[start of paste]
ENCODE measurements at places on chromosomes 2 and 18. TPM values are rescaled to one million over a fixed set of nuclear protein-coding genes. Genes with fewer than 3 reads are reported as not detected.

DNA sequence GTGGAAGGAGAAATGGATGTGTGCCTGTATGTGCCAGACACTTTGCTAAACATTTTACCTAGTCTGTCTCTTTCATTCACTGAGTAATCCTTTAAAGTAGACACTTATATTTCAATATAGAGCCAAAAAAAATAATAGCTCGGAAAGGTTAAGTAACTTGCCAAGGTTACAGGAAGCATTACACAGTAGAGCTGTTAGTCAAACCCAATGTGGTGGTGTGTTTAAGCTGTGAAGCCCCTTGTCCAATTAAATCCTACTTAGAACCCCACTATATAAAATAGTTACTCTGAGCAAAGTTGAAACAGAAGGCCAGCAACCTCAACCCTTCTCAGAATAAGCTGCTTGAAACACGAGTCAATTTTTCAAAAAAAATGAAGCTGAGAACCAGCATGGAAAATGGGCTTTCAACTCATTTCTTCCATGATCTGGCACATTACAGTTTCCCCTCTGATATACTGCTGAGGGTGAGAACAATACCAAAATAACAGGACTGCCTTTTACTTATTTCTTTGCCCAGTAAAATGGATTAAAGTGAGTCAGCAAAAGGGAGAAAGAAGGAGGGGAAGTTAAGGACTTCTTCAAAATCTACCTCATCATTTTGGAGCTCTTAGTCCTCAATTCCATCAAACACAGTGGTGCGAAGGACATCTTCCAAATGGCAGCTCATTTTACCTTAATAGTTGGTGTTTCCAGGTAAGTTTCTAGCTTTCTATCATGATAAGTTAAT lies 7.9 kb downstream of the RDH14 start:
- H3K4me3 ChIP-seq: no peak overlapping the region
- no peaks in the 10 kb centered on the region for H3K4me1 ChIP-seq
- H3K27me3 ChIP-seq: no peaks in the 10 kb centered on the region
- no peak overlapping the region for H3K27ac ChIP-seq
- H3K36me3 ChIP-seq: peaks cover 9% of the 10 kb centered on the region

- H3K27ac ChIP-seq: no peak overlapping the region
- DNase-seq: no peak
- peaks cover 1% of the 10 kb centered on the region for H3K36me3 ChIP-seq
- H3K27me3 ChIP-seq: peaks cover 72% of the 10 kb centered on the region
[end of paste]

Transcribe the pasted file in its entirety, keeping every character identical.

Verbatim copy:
ENCODE measurements at places on chromosomes 2 and 18. TPM values are rescaled to one million over a fixed set of nuclear protein-coding genes. Genes with fewer than 3 reads are reported as not detected.

DNA sequence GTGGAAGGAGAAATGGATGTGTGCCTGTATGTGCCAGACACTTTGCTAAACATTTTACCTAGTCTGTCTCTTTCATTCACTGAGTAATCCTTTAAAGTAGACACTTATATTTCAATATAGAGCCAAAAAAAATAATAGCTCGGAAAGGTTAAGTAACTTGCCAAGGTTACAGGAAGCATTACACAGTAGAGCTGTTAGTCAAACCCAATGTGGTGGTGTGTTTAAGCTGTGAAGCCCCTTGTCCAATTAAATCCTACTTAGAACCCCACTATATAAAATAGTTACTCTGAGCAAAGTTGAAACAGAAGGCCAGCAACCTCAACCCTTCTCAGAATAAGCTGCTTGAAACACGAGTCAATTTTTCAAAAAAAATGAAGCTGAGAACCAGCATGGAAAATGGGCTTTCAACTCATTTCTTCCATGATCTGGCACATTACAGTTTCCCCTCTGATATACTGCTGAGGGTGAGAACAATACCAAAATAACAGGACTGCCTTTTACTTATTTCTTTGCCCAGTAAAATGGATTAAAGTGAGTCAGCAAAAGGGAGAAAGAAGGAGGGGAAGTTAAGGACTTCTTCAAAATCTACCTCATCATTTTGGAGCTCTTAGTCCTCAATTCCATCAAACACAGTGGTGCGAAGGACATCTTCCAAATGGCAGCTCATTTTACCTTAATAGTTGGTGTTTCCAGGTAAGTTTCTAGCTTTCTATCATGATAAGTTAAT lies 7.9 kb downstream of the RDH14 start:
- H3K4me3 ChIP-seq: no peak overlapping the region
- no peaks in the 10 kb centered on the region for H3K4me1 ChIP-seq
- H3K27me3 ChIP-seq: no peaks in the 10 kb centered on the region
- no peak overlapping the region for H3K27ac ChIP-seq
- H3K36me3 ChIP-seq: peaks cover 9% of the 10 kb centered on the region

- H3K27ac ChIP-seq: no peak overlapping the region
- DNase-seq: no peak
- peaks cover 1% of the 10 kb centered on the region for H3K36me3 ChIP-seq
- H3K27me3 ChIP-seq: peaks cover 72% of the 10 kb centered on the region